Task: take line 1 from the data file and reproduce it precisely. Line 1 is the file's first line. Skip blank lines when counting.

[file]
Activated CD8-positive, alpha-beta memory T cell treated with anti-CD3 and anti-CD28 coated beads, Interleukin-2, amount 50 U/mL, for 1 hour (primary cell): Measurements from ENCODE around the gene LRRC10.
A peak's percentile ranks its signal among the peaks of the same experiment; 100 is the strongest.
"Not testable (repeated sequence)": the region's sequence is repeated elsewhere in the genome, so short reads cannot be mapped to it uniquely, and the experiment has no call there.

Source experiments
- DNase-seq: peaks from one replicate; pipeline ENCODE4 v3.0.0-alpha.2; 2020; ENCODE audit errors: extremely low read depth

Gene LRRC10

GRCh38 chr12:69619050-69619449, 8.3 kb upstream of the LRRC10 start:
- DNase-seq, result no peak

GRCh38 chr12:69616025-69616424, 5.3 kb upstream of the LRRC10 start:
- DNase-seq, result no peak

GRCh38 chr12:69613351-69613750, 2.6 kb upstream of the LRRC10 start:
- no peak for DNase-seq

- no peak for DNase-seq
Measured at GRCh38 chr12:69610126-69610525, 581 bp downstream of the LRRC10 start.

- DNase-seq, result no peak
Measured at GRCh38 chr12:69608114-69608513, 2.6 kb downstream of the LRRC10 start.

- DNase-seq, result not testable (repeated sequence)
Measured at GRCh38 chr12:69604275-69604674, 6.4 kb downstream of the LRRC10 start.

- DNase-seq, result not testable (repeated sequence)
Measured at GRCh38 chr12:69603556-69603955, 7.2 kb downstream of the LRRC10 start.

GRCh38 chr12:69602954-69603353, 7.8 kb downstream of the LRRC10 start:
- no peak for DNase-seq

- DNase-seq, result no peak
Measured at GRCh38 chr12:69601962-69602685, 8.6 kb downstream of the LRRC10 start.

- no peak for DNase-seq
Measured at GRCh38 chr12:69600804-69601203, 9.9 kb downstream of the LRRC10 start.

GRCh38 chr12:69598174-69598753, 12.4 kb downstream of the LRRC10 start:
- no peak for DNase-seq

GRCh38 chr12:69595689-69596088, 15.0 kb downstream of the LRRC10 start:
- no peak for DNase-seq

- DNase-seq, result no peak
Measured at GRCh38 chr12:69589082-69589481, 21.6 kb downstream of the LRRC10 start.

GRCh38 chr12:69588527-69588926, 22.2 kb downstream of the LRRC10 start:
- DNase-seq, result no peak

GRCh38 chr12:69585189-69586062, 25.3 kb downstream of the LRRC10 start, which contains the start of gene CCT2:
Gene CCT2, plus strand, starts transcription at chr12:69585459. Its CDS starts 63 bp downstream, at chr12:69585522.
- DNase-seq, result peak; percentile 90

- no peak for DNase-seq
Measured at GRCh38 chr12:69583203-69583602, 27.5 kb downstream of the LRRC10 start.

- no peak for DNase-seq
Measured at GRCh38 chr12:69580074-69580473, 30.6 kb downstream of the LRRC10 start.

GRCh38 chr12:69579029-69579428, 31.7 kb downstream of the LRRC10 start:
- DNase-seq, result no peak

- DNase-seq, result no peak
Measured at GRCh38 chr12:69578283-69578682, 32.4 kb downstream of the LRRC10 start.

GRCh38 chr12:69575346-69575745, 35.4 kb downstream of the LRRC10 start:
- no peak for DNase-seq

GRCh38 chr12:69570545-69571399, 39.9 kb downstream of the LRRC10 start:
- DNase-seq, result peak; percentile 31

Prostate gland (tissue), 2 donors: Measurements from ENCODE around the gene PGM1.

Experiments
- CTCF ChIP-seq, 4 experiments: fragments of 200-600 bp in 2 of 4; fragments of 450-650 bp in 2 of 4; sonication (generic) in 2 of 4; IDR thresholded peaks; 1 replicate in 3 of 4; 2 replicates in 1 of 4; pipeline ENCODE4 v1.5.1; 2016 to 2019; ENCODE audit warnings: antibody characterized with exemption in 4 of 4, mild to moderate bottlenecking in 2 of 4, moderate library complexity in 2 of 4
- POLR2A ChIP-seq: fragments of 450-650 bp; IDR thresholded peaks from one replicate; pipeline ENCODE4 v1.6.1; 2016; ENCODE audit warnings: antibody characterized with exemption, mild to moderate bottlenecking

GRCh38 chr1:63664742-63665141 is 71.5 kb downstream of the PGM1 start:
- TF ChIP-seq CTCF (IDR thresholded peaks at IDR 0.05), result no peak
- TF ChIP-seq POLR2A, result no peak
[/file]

Activated CD8-positive, alpha-beta memory T cell treated with anti-CD3 and anti-CD28 coated beads, Interleukin-2, amount 50 U/mL, for 1 hour (primary cell): Measurements from ENCODE around the gene LRRC10.